field EPSPs. The amplitude of FV was measured as a difference between
the initial positive and the following negative peaks. Field potential was
filtered at 2 kHz and digitized at 20–40 kHz for FV measurement. To
confirm that the responses surely reflect FV, 1 ?M TTX was applied at
the end of all experiments (see Figs. 1C, 2C).
Measurement of miniature EPSCs. Whole-cell recordings were made
from CA3 pyramidal neurons, and miniature EPSCs (mEPSCs) were
recorded at ?70 mV in the presence of 0.5 ?M tetrodotoxin and 100 ?M
picrotoxin (Kamiya and Ozawa, 1999). Patch pipettes were filled with an
internal solution (pH 7.2) containing the following (in mM): 150 Cs
gluconate, 0.2 EGTA, 8 NaCl, 10 HEPES, 2 Mg2?ATP, and 5 QX-314
(lidocaine N-ethyl bromide quaternary salt). The membrane currents
were filtered at 1 kHz and collected for 60 sec in each data point. The
mEPSCs (6 pA amplitude threshold) was analyzed off-line using Mini
Analysis Program 5.1 (Synaptosoft, Decatur, GA). No attempt was made
to group the events by the rise time. The Kolmogorov–Smirnov test was
used to assess the effects on amplitude and interevent interval.
Presynaptic Ca2?entry is unchanged by
First, we examined whether stimulus-evoked presynaptic Ca2?
influx is modified during expression of MF-LTP. High-frequency
stimulation of MF (100 Hz for 1 sec) elicited sustained potenti-
ation of field EPSP amplitudes (195 ? 14% of control at 20 min
after tetanus; n ? 8) (Fig. 1A). In contrast, fluorescent signals
(FCa) recorded simultaneously did not change significantly (94 ?
2% of control) (Fig. 1B). Background fluorescence (F), reflecting
resting Ca2?level, was also not affected (97 ? 3% of control).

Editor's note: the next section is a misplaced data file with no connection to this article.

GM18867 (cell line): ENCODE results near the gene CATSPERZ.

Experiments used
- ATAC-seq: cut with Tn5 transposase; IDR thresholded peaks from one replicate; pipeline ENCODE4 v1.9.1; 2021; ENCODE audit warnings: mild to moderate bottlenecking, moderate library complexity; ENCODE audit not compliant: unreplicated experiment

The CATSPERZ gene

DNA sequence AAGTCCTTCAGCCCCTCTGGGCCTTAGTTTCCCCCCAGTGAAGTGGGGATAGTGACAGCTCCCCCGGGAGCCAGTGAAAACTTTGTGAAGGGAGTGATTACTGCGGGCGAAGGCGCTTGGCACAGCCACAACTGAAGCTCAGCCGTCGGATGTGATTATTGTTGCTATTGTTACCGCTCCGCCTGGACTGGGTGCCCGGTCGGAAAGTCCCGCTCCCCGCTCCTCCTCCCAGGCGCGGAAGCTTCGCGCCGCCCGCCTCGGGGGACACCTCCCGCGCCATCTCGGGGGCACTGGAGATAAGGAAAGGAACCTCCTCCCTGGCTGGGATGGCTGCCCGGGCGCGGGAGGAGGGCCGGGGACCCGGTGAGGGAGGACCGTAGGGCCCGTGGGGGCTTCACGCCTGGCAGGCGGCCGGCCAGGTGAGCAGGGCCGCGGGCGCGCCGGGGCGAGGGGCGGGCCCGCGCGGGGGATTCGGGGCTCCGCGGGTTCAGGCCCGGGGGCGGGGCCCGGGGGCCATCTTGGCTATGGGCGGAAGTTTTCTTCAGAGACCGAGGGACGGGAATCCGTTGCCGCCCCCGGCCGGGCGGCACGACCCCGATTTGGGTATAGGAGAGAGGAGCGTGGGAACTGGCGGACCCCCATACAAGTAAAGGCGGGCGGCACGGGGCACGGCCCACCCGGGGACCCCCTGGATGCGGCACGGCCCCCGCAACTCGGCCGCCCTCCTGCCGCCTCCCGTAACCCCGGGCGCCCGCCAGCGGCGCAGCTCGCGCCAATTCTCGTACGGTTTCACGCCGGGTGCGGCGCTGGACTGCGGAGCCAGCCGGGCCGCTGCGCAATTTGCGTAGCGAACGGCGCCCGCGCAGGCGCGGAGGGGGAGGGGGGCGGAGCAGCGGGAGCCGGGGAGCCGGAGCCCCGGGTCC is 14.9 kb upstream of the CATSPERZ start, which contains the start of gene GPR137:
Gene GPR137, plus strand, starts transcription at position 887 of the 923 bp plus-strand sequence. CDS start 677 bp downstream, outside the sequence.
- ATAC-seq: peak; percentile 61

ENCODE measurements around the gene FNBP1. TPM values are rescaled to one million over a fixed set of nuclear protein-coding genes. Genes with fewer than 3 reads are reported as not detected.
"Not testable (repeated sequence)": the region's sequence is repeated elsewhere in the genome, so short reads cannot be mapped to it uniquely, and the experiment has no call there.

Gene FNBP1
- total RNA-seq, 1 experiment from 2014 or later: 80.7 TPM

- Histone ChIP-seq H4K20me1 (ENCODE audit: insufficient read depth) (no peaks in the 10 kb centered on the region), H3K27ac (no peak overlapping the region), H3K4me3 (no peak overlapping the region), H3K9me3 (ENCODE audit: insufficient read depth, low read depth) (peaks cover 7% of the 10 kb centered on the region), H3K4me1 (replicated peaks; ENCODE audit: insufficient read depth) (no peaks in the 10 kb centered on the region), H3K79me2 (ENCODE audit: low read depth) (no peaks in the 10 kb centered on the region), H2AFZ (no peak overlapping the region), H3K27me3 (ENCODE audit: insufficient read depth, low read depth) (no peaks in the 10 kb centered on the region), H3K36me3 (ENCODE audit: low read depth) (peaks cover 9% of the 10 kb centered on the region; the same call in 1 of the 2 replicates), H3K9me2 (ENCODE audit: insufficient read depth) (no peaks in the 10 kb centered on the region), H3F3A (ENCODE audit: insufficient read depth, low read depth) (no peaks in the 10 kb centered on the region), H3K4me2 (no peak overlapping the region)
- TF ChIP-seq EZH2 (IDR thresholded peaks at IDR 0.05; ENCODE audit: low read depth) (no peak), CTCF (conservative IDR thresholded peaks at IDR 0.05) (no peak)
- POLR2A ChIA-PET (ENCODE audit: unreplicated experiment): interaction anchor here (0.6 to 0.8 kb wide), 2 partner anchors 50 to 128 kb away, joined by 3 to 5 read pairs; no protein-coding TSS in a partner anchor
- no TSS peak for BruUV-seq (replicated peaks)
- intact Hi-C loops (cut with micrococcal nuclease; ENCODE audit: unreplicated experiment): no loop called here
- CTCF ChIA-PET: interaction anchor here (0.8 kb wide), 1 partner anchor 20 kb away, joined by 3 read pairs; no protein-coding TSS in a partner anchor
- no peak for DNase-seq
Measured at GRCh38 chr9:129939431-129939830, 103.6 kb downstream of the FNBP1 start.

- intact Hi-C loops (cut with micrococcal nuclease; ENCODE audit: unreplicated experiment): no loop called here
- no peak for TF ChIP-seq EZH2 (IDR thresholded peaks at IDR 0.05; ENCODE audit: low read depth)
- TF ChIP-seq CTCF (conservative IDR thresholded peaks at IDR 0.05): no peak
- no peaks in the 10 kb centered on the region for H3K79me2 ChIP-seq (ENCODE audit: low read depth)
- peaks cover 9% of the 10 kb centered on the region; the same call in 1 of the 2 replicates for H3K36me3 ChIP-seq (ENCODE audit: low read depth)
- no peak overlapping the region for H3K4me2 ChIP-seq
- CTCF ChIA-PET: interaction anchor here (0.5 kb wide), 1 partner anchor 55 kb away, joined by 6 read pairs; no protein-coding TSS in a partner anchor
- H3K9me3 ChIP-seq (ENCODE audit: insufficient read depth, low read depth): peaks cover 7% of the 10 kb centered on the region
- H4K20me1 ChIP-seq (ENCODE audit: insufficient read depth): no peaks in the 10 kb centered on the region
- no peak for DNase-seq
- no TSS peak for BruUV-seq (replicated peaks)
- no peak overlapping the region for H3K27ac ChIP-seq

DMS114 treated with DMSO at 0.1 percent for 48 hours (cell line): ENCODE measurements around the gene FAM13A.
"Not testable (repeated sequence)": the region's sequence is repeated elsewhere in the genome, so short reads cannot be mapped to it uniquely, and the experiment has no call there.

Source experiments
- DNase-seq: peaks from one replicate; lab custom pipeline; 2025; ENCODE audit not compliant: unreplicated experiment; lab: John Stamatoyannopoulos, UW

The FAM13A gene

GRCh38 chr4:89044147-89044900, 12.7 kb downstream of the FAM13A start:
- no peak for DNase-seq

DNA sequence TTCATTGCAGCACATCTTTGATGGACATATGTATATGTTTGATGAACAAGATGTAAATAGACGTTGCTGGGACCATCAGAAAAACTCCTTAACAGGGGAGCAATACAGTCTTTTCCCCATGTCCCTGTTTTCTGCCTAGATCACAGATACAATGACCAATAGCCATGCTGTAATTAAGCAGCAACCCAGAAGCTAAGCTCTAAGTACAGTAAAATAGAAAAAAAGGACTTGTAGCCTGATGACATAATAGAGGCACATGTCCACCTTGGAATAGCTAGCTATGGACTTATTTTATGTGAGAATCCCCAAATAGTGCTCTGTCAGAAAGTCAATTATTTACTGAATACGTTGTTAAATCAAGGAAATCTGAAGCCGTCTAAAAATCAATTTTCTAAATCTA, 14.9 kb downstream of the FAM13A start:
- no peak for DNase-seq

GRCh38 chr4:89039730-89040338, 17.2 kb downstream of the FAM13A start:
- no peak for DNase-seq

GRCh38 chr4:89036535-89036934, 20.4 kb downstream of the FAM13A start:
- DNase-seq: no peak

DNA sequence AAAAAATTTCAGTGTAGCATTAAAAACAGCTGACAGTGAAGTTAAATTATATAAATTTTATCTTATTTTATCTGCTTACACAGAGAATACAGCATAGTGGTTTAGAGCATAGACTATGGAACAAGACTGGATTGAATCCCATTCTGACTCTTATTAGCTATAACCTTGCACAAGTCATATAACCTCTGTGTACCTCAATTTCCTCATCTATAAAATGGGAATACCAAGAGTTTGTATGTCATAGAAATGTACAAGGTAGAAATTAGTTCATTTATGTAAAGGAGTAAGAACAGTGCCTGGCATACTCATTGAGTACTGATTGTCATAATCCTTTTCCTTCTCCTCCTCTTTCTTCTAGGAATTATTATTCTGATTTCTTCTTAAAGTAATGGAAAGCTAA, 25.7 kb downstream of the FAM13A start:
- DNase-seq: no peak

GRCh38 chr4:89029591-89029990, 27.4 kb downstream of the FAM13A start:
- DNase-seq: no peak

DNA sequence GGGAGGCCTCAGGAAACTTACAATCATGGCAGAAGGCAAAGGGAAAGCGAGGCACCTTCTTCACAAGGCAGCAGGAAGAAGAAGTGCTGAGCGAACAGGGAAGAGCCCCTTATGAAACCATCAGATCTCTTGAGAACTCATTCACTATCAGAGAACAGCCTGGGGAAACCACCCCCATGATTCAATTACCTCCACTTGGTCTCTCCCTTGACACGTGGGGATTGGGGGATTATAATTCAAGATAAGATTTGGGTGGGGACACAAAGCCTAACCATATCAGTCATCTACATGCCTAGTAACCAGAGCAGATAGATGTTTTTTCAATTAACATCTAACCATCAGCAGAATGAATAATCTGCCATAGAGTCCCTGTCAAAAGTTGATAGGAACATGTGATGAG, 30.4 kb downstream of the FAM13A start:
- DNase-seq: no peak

The lack of effect on FCamight not be attributable to saturation
of indicator, because raising external Ca2?to 3 mM (125% of 2.4
mM standard solution) enhanced FCasubstantially (119 ? 2% of
control; n ? 5). In separate experiments, we monitored presyn-
aptic FV in the presence of the AMPA receptor antagonist
CNQX (10 ?M), because a previous study demonstrated that
tetanic stimulation produces long-lasting change in presynaptic
excitability by assessing latency of FV (Mellor et al., 2002).
Changes in the FV amplitude are rather small (105 ? 1% of
control) at 20 min after tetanus (n ? 6) (Fig. 1C). These results
suggest that MF-LTP is not accompanied by a change in presyn-
aptic Ca2?dynamics within each terminal but is instead attrib-
utable to enhanced efficacy of exocytotic machinery downstream
from Ca2?influx. Then, we examined the mechanism responsible
for forskolin (FSK)-induced potentiation at this synapse, which
has been proposed to share common expression mechanisms with
tetanus-induced LTP (Weisskopf et al., 1994). Application of
FSK (50 ?M for 20 min) resulted in a gradual increase in field
EPSP amplitudes (480 ? 42% of the control value; n ? 6) (Fig.
2A). Simultaneously recorded FCawas increased by FSK (121 ?
in presynaptic Ca2?entry. A, Amplitudes of field EPSP ( fEPSP) were
plotted against time. Tetanic stimulation (Tet; 100 Hz, 1 sec) was applied